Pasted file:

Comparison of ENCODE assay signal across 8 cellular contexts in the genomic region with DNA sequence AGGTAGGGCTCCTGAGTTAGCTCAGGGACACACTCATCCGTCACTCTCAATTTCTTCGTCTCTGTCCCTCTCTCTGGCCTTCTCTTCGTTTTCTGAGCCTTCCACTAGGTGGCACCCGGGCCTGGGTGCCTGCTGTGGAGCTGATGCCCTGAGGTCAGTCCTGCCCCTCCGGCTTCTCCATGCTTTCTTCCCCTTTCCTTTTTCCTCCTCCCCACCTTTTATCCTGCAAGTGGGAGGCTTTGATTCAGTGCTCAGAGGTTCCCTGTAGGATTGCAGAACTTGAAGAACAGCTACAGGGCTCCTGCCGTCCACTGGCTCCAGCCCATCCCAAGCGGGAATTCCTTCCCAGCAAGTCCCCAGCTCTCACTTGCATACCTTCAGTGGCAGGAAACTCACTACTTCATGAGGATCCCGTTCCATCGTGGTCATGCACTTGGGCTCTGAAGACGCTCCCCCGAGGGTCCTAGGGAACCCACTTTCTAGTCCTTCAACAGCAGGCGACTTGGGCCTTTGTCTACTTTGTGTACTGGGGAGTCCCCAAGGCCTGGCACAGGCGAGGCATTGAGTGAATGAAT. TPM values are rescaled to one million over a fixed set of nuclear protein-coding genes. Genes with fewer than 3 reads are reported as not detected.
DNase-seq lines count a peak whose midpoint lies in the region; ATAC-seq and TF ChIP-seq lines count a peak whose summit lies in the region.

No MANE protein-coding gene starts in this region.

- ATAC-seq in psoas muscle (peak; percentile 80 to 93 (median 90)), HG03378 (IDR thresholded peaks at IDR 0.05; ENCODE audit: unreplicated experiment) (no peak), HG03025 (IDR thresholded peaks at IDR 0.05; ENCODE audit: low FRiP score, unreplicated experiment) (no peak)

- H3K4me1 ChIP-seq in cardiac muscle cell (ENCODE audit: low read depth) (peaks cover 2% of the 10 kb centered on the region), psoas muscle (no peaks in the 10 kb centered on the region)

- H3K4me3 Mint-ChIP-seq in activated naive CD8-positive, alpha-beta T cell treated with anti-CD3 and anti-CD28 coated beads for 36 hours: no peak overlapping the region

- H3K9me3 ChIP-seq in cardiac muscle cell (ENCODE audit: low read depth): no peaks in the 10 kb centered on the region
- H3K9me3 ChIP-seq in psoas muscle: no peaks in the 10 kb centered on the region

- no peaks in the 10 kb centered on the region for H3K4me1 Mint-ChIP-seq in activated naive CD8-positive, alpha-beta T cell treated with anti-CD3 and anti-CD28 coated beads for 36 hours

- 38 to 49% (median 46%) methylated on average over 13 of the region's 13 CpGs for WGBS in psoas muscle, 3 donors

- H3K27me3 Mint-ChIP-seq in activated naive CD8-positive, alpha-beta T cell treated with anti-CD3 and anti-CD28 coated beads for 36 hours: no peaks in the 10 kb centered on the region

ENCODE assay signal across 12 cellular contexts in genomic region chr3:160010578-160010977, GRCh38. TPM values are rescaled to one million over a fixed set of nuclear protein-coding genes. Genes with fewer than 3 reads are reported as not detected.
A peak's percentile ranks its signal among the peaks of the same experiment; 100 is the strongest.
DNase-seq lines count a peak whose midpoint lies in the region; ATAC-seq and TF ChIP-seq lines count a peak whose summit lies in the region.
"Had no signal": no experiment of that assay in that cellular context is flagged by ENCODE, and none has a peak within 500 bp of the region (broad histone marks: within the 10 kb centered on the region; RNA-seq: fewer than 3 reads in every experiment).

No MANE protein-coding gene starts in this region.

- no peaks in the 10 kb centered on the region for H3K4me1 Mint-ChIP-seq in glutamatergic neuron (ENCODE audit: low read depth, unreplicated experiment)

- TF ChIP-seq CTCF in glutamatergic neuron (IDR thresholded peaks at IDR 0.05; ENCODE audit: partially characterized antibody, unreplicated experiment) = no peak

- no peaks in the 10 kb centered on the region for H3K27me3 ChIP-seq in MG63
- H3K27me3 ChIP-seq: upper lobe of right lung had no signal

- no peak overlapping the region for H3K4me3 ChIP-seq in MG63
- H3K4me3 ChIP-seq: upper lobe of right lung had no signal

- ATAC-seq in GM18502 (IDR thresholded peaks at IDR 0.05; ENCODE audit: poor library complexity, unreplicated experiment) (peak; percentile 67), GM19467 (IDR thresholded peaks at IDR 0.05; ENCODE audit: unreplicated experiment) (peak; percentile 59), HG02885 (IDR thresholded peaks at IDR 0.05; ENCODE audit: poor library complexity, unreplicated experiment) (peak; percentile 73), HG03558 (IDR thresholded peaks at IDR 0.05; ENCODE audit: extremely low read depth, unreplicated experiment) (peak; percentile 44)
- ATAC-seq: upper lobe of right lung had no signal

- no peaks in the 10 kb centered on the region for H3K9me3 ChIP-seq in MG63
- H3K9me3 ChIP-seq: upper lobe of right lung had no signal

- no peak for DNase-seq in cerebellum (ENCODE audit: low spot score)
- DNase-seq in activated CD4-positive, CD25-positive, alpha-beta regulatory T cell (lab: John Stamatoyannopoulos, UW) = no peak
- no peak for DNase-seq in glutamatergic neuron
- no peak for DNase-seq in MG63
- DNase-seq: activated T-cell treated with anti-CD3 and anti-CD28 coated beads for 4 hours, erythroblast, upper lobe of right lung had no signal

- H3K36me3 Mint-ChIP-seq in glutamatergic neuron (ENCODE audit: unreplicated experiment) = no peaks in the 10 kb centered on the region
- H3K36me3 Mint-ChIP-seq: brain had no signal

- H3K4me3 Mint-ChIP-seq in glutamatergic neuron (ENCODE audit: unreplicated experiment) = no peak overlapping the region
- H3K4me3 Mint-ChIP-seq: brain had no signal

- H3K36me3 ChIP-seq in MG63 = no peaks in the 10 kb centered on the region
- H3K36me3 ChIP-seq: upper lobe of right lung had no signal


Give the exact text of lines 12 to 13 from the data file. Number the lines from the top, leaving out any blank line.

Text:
ENCODE assay signal across 12 cellular contexts in genomic region chr3:160010578-160010977, GRCh38. TPM values are rescaled to one million over a fixed set of nuclear protein-coding genes. Genes with fewer than 3 reads are reported as not detected.
A peak's percentile ranks its signal among the peaks of the same experiment; 100 is the strongest.